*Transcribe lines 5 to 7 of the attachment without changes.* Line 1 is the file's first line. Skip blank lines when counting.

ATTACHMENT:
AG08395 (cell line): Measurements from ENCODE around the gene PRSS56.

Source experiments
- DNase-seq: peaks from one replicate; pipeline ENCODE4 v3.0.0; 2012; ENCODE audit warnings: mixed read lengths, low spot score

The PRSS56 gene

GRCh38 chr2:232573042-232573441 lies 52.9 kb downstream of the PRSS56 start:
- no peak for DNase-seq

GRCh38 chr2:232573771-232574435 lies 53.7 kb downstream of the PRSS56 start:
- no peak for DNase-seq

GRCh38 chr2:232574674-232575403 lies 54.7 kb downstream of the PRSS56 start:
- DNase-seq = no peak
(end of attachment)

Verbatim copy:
GRCh38 chr2:232573042-232573441 lies 52.9 kb downstream of the PRSS56 start:
- no peak for DNase-seq

GRCh38 chr2:232573771-232574435 lies 53.7 kb downstream of the PRSS56 start: